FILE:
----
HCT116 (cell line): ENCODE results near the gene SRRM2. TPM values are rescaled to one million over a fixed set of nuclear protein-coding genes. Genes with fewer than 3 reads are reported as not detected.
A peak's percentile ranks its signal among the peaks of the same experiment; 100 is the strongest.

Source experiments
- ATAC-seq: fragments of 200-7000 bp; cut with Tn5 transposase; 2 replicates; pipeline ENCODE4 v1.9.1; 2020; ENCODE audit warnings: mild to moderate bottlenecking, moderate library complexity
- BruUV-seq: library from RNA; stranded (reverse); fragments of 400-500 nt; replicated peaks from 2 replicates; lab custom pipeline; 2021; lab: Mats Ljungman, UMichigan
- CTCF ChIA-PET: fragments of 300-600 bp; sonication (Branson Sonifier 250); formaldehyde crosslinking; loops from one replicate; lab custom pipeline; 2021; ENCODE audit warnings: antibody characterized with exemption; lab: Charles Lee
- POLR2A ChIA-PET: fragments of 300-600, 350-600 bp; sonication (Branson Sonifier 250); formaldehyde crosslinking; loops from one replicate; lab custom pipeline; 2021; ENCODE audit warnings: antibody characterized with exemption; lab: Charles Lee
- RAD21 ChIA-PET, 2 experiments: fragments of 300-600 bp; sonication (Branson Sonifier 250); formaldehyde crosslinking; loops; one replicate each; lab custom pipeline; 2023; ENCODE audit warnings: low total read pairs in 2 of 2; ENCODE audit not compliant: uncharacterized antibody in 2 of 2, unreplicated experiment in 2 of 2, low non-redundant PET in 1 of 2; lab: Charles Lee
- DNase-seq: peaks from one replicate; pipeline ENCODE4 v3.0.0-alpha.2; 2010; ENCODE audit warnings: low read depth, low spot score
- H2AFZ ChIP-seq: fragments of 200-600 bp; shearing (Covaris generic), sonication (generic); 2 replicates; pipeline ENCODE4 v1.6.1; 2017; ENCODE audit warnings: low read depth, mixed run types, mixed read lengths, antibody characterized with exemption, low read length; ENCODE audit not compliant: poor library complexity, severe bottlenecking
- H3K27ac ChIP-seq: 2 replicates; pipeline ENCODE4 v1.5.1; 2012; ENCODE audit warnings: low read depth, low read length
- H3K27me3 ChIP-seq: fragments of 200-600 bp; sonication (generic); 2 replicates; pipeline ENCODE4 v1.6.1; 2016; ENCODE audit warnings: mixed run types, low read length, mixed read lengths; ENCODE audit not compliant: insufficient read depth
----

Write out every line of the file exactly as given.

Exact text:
HCT116 (cell line): ENCODE results near the gene SRRM2. TPM values are rescaled to one million over a fixed set of nuclear protein-coding genes. Genes with fewer than 3 reads are reported as not detected.
A peak's percentile ranks its signal among the peaks of the same experiment; 100 is the strongest.

Source experiments
- ATAC-seq: fragments of 200-7000 bp; cut with Tn5 transposase; 2 replicates; pipeline ENCODE4 v1.9.1; 2020; ENCODE audit warnings: mild to moderate bottlenecking, moderate library complexity
- BruUV-seq: library from RNA; stranded (reverse); fragments of 400-500 nt; replicated peaks from 2 replicates; lab custom pipeline; 2021; lab: Mats Ljungman, UMichigan
- CTCF ChIA-PET: fragments of 300-600 bp; sonication (Branson Sonifier 250); formaldehyde crosslinking; loops from one replicate; lab custom pipeline; 2021; ENCODE audit warnings: antibody characterized with exemption; lab: Charles Lee
- POLR2A ChIA-PET: fragments of 300-600, 350-600 bp; sonication (Branson Sonifier 250); formaldehyde crosslinking; loops from one replicate; lab custom pipeline; 2021; ENCODE audit warnings: antibody characterized with exemption; lab: Charles Lee
- RAD21 ChIA-PET, 2 experiments: fragments of 300-600 bp; sonication (Branson Sonifier 250); formaldehyde crosslinking; loops; one replicate each; lab custom pipeline; 2023; ENCODE audit warnings: low total read pairs in 2 of 2; ENCODE audit not compliant: uncharacterized antibody in 2 of 2, unreplicated experiment in 2 of 2, low non-redundant PET in 1 of 2; lab: Charles Lee
- DNase-seq: peaks from one replicate; pipeline ENCODE4 v3.0.0-alpha.2; 2010; ENCODE audit warnings: low read depth, low spot score
- H2AFZ ChIP-seq: fragments of 200-600 bp; shearing (Covaris generic), sonication (generic); 2 replicates; pipeline ENCODE4 v1.6.1; 2017; ENCODE audit warnings: low read depth, mixed run types, mixed read lengths, antibody characterized with exemption, low read length; ENCODE audit not compliant: poor library complexity, severe bottlenecking
- H3K27ac ChIP-seq: 2 replicates; pipeline ENCODE4 v1.5.1; 2012; ENCODE audit warnings: low read depth, low read length
- H3K27me3 ChIP-seq: fragments of 200-600 bp; sonication (generic); 2 replicates; pipeline ENCODE4 v1.6.1; 2016; ENCODE audit warnings: mixed run types, low read length, mixed read lengths; ENCODE audit not compliant: insufficient read depth